• We expect Scotiabank to grow core EPS at the highest rate, and CIBC the lowest.

• We do not expect any quarterly dividend increases in Q3/08. Canadian banks have high Tier 1 ratios by both global standards and historical standards, but we do not believe banks are looking to return or deploy that capital quickly. We expect Tier 1 ratios will be at least 9% for all six banks in Q3/08E.

Too early to buy Canadian bank stocks

• We believe it is too early to buy Canadian bank stocks due to our expectation for continued pressure on profitability, the potential for further negative earnings revisions, and valuations that are not overly cheap on a historical basis based on price to book, with the banks trading at a median multiple of 2.0x book versus a trough of 1.65x six years ago when credit and equity markets were weak.

• Near term, investors are likely to be best served holding banks with less exposure to U.S. credit and capital markets, although we do not expect this to be a winning strategy in 2009 as we do not expect Canada's economy to be unscathed by U.S. economic woes.
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Financial Post, Jonathan Ratner, 11 August 2008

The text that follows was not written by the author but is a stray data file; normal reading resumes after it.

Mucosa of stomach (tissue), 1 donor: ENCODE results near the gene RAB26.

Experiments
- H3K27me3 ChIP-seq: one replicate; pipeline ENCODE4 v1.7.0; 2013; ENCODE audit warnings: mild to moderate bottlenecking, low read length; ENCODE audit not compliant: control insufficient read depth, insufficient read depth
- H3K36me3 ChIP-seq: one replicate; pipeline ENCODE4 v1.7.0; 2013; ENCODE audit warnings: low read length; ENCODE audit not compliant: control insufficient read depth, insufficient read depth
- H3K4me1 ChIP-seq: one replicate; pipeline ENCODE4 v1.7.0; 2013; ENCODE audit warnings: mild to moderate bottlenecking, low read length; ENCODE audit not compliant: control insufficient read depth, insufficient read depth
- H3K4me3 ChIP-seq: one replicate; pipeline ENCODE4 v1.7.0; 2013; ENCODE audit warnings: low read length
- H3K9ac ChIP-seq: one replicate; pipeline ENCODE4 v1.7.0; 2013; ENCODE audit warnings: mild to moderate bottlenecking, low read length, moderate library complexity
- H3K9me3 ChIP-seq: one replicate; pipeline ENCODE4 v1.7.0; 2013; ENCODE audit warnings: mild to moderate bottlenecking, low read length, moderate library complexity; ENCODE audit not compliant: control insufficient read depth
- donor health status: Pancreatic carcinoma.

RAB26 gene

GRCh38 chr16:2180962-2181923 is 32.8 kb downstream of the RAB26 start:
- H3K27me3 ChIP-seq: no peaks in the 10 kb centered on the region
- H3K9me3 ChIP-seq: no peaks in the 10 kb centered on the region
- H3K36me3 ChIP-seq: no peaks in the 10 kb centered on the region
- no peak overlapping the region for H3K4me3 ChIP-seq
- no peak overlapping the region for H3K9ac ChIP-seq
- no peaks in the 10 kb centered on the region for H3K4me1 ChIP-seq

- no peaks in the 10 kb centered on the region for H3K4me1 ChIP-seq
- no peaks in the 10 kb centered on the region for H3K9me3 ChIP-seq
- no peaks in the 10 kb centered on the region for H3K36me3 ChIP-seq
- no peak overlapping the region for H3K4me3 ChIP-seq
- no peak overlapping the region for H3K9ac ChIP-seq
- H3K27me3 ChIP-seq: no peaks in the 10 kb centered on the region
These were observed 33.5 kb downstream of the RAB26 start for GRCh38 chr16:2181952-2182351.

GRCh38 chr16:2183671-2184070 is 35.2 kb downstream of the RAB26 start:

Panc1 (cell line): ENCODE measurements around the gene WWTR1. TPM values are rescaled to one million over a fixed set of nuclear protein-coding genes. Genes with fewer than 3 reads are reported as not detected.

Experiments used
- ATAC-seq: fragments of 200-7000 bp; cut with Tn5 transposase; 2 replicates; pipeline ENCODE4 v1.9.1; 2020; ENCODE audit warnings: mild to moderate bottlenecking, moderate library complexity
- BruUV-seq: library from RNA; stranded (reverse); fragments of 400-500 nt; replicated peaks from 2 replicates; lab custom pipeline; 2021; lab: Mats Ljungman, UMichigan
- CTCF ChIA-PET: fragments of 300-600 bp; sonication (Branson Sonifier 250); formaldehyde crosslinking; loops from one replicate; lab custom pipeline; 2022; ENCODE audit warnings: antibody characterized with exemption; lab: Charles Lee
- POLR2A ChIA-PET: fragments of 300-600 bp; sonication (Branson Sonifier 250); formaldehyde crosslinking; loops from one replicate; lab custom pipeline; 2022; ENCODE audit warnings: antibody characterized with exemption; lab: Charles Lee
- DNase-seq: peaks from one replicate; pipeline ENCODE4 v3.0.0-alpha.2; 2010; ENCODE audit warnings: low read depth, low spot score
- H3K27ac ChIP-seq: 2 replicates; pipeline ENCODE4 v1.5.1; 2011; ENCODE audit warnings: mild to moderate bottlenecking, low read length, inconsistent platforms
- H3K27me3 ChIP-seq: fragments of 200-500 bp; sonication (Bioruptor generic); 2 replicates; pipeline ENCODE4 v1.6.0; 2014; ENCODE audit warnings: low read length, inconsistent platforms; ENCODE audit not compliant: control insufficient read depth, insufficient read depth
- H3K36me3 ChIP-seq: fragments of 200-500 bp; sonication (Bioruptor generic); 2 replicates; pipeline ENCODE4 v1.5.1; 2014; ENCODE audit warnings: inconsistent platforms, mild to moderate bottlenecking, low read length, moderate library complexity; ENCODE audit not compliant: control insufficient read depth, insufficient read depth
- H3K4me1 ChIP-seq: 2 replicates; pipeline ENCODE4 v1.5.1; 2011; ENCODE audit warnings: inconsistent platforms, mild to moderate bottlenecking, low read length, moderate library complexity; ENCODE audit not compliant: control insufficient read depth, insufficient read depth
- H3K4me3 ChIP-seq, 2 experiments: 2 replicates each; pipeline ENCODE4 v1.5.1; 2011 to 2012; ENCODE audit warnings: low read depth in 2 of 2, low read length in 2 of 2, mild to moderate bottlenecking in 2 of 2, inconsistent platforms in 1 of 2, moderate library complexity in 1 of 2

The risk of future economic weakness has forced Blackmont Capital’s Brad Smith to cut his 2008 and 2009 earnings per share (EPS) estimates and price targets for Canada’s biggest banks. The Big Six domestic banks begin reporting third quarter results on August 26 and the analyst is advising investors to use broader strength in the sector to reposition themselves with exposure to those banks with the strongest capital and best strategy.

“Much of the pending bad news has been well telegraphed already, increasing the probability that bad news, once delivered, could prompt stock rallies such as those observed recently following the release of lower-than-expected loss from a number of global financial service heavyweights...” Mr. Smith said in a research note.

His top picks are Royal Bank and Bank of Nova Scotia, but he downgraded the latter to a “hold” given the positive surprise from its relative share price performance in the past year. Despite the fact that his $50 price target (down from $51) for Scotiabank is unable to support a “buy” recommendation, Mr. Smith continues to think the bank’s earnings and share price potential is better than its domestic peers on average. Its “truly international” retail banking platform and limited exposure to U.S. credit should produce earnings growth outperformance for the foreseeable future, he told clients.